The Work of Oscar Niemeyer

The Work of Oscar Niemeyer

The Work of Oscar Niemeyer

The Work of Oscar Niemeyer

Excerpt

In order to appreciate fully the work of the younger architects in relation to the astonishing accomplishments of their brilliant predecessors, we believe that it is necessary to look back at the early stages of the modern architectural movement. Modern architecture, during the first quarter of the century, was metropolitan in character with urban civility as the outstanding trait. In fact, it was most natural for an architectural renovation to take place on the continental cross roads where the exchange of ideas and the impact of intellectual flow create a favorable climate for theoretical experimentations and aesthetic adventures. Piet Mondrian, reversing Cartesius' expatriation, was painting in Paris where, a little earlier, a young Pole. Apollinaire, was enriching the poetic vocabulary thanks to his abrupt initiation into the metropolitan remnants of the Victorian era. Furthermore, enterprising building contractors like Hennebique or Considere were developing revolutionary methods of construction, the reinforced concrete frame which was applicable to all types of buildings everywhere on the globe.

Such an architectural renovation, on the basis of its physical and moral surroundings, was bound to assume the general discipline of a Western way of thinking, no matter how revolutionary and seemingly disruptive with the tradition the movement was. If we disregard the sayings and slogans of the architects of that period, some of whom remain even today enfants terribles with their eagerness to shock, we could easily trace in their design approach, in the restraint and submission to strict geometrical laws, in the balance between the sensuous and the intellectual, the eighteenth century's enlightenment: from Le Corbusier and Perret, through Labrouste to Ledaux. And we may say that in the early stages of modern architecture two basic intentions became manifest: one for a new, materialistic interpretation of data, resulting in a re-evaluation of building materials and methods of construction, and another for a plastic expression within Western definitions. The garage at rue de Ponthieu (1905) by Perret, a building between two party walls, and the Swiss students' dormitory (1932) by Le Corbusier, a free standing pavilion, are designed to interpret new building methods within the some geometrical discipline.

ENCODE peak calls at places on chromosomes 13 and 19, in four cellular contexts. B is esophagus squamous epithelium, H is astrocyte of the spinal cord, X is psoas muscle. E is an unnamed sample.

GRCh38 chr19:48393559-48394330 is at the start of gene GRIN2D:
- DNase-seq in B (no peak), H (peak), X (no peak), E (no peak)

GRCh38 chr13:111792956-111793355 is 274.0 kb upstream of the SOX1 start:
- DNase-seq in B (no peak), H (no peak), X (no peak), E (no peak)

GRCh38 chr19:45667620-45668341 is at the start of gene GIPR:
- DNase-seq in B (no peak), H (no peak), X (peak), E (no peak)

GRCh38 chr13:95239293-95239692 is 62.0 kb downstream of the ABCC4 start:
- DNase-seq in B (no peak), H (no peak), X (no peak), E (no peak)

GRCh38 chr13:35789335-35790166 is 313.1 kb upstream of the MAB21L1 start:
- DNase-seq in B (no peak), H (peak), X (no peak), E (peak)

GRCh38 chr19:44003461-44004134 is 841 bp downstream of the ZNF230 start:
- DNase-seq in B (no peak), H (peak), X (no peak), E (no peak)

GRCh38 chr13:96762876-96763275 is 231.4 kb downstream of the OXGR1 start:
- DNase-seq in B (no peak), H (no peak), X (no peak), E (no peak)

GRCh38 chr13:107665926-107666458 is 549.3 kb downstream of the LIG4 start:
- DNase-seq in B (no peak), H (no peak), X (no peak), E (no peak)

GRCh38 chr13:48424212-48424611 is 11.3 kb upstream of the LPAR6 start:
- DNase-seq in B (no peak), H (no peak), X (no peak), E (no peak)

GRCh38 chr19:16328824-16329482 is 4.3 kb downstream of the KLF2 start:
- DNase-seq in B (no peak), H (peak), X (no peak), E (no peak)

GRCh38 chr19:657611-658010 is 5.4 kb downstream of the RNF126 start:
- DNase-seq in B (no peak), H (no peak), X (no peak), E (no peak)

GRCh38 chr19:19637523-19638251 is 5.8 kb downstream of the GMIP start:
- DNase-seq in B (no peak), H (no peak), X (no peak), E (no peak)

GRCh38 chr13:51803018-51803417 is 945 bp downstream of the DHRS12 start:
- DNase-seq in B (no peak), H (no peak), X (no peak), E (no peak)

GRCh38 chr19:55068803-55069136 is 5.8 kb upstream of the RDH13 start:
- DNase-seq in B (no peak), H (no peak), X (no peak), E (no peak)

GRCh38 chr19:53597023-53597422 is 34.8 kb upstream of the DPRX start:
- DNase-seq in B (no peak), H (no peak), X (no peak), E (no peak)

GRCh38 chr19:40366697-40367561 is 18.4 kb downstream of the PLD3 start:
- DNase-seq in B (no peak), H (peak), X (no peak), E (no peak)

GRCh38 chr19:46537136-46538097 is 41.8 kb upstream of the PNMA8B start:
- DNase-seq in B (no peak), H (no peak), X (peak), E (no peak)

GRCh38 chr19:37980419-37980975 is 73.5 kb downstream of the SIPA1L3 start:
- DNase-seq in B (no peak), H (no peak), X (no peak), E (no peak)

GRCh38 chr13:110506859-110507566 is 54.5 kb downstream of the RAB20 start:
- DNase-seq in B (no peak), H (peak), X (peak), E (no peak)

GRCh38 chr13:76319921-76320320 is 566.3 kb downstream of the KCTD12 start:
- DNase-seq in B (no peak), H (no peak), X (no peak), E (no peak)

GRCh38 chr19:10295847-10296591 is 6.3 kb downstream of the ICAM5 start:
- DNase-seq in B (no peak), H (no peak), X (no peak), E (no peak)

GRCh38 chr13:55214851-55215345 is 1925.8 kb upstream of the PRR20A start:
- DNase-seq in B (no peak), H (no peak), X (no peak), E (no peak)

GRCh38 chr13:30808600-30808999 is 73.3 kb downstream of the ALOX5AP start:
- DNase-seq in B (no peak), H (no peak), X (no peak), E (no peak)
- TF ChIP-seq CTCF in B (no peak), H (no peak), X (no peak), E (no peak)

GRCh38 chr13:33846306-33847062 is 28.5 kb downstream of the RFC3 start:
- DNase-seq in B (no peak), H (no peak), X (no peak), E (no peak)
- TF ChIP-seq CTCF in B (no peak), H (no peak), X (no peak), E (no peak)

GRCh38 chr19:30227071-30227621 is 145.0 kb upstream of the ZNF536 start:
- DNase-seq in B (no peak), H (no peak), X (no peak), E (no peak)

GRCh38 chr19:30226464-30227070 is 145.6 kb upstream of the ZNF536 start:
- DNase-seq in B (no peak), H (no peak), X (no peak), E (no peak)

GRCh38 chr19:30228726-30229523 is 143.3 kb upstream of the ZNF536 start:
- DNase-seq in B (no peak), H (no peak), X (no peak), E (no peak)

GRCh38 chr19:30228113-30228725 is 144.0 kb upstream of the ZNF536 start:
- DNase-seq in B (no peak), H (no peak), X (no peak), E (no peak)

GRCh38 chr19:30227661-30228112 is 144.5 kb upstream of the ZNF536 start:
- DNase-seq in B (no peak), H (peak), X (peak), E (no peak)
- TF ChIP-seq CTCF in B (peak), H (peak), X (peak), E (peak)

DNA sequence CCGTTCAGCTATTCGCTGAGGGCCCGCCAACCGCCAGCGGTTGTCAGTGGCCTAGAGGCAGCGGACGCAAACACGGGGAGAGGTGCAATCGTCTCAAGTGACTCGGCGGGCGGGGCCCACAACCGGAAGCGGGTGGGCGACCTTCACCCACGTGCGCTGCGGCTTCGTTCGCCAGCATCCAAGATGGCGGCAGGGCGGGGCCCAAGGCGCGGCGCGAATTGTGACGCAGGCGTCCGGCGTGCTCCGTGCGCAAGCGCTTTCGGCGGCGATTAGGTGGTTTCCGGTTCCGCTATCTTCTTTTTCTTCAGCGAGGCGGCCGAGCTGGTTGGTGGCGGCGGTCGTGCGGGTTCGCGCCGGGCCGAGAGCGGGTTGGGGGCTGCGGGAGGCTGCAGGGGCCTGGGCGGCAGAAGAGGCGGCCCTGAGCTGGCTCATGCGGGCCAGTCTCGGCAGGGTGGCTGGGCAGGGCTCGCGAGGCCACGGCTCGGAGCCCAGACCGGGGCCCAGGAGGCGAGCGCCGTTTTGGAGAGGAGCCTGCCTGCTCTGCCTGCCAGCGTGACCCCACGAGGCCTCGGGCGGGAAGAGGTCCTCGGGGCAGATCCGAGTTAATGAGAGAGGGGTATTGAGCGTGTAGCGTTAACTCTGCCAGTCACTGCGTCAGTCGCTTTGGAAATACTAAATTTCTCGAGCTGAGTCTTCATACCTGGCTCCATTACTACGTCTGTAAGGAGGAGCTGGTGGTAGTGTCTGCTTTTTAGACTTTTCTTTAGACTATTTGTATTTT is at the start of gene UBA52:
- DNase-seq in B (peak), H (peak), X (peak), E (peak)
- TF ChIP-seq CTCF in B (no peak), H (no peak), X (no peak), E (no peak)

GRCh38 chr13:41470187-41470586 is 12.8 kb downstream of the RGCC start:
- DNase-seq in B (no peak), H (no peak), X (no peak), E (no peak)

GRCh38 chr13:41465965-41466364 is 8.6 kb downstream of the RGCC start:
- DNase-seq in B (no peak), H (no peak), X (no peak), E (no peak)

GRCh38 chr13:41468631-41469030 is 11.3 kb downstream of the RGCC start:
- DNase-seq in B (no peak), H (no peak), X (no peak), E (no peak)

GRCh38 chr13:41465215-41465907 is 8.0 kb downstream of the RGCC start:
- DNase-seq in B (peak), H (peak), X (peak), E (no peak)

However, the architects of that period, along with their morphological manifestations, the plastic value of which may still be a controversial topic, re-established themselves as active members in the production cycle of contemporary society; they became instrumental in again making architecture an actuality. By introducing scientific research as a due process in architecture, they were able to produce solutions to many present day problems of a social, economic or technological origin. Thus, they succeeded in arousing the enthusiasm of a younger generation of architects with a new and continuous faith in possible accomplishments. In a common effort to express the architectural reality, a voluntary mobilization of technical and artistic talent took place in many geographical latitudes, in countries with different customs and varying degrees of productivity.

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